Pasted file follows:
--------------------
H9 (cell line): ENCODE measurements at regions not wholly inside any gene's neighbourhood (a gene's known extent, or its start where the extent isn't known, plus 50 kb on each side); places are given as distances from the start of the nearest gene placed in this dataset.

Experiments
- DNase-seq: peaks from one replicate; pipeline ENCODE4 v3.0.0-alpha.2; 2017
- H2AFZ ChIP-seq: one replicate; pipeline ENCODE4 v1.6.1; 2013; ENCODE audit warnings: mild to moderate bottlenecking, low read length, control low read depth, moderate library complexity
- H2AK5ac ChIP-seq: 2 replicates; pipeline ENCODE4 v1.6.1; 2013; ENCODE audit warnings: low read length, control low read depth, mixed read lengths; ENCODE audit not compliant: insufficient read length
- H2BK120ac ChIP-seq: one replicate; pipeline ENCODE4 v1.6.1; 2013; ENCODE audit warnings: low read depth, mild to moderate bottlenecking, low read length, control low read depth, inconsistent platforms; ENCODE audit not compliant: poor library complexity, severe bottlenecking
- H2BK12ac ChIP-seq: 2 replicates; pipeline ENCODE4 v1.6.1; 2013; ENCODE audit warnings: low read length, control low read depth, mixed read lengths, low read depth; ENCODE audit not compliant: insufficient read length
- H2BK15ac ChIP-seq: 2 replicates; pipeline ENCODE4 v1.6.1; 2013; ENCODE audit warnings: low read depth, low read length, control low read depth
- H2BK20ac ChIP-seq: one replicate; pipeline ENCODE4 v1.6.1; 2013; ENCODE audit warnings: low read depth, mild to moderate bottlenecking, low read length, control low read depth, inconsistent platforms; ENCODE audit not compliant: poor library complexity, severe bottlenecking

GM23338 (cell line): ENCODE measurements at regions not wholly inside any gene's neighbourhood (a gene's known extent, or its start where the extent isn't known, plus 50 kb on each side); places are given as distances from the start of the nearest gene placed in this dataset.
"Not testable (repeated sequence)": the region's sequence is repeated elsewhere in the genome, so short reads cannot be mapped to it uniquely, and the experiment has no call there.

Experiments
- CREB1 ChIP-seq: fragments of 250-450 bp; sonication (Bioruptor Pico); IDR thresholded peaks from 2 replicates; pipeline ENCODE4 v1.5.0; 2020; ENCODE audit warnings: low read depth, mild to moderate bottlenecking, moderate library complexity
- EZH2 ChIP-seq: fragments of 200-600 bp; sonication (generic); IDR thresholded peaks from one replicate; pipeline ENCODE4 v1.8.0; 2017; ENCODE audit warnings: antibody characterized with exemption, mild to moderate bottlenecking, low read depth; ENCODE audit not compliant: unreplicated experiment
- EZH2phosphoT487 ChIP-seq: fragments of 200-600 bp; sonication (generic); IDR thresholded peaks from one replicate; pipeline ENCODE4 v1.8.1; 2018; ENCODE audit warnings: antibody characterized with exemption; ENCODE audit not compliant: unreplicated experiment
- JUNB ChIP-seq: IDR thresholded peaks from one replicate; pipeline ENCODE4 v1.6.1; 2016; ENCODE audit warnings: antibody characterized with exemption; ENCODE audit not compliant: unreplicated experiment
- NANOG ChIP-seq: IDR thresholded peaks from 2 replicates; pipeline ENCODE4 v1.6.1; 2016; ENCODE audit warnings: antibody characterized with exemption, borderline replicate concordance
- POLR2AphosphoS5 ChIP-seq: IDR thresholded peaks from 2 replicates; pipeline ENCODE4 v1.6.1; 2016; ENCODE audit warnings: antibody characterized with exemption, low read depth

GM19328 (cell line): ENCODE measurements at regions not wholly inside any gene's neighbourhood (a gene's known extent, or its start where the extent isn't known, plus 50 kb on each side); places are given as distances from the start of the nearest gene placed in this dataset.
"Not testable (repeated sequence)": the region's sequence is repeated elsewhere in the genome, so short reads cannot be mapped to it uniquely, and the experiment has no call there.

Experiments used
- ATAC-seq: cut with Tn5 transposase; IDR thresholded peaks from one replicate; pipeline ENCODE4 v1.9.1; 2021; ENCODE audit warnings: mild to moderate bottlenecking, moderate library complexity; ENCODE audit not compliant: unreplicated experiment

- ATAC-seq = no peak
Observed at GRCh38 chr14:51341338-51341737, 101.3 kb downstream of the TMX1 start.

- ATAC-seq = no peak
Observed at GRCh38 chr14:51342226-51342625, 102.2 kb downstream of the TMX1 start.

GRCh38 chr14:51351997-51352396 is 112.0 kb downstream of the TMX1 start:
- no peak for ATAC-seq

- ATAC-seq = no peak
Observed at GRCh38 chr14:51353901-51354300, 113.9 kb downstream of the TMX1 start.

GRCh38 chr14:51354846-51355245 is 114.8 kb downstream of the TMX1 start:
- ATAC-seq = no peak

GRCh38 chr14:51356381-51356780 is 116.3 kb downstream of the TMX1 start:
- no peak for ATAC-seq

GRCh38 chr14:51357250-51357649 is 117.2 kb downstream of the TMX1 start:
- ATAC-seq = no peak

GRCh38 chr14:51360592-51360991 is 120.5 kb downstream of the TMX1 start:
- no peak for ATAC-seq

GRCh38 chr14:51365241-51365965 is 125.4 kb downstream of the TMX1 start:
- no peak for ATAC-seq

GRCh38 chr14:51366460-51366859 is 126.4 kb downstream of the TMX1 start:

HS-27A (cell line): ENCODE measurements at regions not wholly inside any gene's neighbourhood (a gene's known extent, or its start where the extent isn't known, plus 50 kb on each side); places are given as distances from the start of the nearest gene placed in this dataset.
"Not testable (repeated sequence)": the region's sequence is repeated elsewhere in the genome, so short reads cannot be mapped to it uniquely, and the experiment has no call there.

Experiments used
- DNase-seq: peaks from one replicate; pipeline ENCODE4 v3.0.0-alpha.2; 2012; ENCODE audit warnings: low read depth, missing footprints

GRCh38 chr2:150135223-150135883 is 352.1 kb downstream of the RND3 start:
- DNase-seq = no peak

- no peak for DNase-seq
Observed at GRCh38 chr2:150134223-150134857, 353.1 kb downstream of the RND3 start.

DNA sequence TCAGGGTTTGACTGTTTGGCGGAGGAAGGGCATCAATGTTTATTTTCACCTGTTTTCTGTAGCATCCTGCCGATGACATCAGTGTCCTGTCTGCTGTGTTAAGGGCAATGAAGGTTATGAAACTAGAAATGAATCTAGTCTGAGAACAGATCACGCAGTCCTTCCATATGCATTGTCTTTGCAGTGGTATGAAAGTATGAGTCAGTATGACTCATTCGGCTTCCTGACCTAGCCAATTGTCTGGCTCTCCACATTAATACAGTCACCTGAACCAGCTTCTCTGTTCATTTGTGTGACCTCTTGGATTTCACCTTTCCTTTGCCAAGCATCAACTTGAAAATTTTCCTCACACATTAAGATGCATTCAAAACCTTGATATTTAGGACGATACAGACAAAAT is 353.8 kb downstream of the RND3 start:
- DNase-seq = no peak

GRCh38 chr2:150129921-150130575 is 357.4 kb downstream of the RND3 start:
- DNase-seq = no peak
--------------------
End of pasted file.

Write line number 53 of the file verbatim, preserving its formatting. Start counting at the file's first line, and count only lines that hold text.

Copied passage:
- DNase-seq = no peak